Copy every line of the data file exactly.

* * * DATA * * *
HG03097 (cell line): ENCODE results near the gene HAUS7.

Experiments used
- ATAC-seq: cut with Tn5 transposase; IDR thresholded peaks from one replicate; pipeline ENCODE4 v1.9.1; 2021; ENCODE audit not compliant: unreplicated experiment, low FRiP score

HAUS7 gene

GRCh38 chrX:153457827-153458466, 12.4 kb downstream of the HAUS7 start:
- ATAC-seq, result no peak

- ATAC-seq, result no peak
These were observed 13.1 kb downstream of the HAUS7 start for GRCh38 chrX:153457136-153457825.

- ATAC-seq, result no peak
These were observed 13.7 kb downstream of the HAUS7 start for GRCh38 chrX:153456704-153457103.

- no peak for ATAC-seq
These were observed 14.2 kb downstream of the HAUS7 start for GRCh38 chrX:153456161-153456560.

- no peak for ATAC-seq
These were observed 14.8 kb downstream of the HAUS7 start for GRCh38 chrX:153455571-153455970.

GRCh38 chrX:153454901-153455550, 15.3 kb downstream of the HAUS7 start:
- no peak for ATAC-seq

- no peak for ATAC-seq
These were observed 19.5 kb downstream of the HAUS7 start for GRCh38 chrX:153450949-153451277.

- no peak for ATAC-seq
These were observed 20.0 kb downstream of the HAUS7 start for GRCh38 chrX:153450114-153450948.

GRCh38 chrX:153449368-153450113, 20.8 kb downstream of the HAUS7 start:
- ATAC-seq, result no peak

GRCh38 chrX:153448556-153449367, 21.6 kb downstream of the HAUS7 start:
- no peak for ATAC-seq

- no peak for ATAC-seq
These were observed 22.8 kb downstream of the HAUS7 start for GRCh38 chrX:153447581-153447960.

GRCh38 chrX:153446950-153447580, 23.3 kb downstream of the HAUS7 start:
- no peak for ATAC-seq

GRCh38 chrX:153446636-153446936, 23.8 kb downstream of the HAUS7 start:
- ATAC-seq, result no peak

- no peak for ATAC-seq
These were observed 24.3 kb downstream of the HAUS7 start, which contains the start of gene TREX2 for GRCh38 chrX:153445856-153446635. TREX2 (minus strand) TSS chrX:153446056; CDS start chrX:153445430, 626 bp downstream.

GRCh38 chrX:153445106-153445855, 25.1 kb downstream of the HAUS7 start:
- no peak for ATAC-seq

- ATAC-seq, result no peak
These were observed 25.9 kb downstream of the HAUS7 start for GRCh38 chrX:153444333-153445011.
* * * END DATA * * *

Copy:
HG03097 (cell line): ENCODE results near the gene HAUS7.

Experiments used
- ATAC-seq: cut with Tn5 transposase; IDR thresholded peaks from one replicate; pipeline ENCODE4 v1.9.1; 2021; ENCODE audit not compliant: unreplicated experiment, low FRiP score

HAUS7 gene

GRCh38 chrX:153457827-153458466, 12.4 kb downstream of the HAUS7 start:
- ATAC-seq, result no peak

- ATAC-seq, result no peak
These were observed 13.1 kb downstream of the HAUS7 start for GRCh38 chrX:153457136-153457825.

- ATAC-seq, result no peak
These were observed 13.7 kb downstream of the HAUS7 start for GRCh38 chrX:153456704-153457103.

- no peak for ATAC-seq
These were observed 14.2 kb downstream of the HAUS7 start for GRCh38 chrX:153456161-153456560.

- no peak for ATAC-seq
These were observed 14.8 kb downstream of the HAUS7 start for GRCh38 chrX:153455571-153455970.

GRCh38 chrX:153454901-153455550, 15.3 kb downstream of the HAUS7 start:
- no peak for ATAC-seq

- no peak for ATAC-seq
These were observed 19.5 kb downstream of the HAUS7 start for GRCh38 chrX:153450949-153451277.

- no peak for ATAC-seq
These were observed 20.0 kb downstream of the HAUS7 start for GRCh38 chrX:153450114-153450948.

GRCh38 chrX:153449368-153450113, 20.8 kb downstream of the HAUS7 start:
- ATAC-seq, result no peak

GRCh38 chrX:153448556-153449367, 21.6 kb downstream of the HAUS7 start:
- no peak for ATAC-seq

- no peak for ATAC-seq
These were observed 22.8 kb downstream of the HAUS7 start for GRCh38 chrX:153447581-153447960.

GRCh38 chrX:153446950-153447580, 23.3 kb downstream of the HAUS7 start:
- no peak for ATAC-seq

GRCh38 chrX:153446636-153446936, 23.8 kb downstream of the HAUS7 start:
- ATAC-seq, result no peak

- no peak for ATAC-seq
These were observed 24.3 kb downstream of the HAUS7 start, which contains the start of gene TREX2 for GRCh38 chrX:153445856-153446635. TREX2 (minus strand) TSS chrX:153446056; CDS start chrX:153445430, 626 bp downstream.

GRCh38 chrX:153445106-153445855, 25.1 kb downstream of the HAUS7 start:
- no peak for ATAC-seq

- ATAC-seq, result no peak
These were observed 25.9 kb downstream of the HAUS7 start for GRCh38 chrX:153444333-153445011.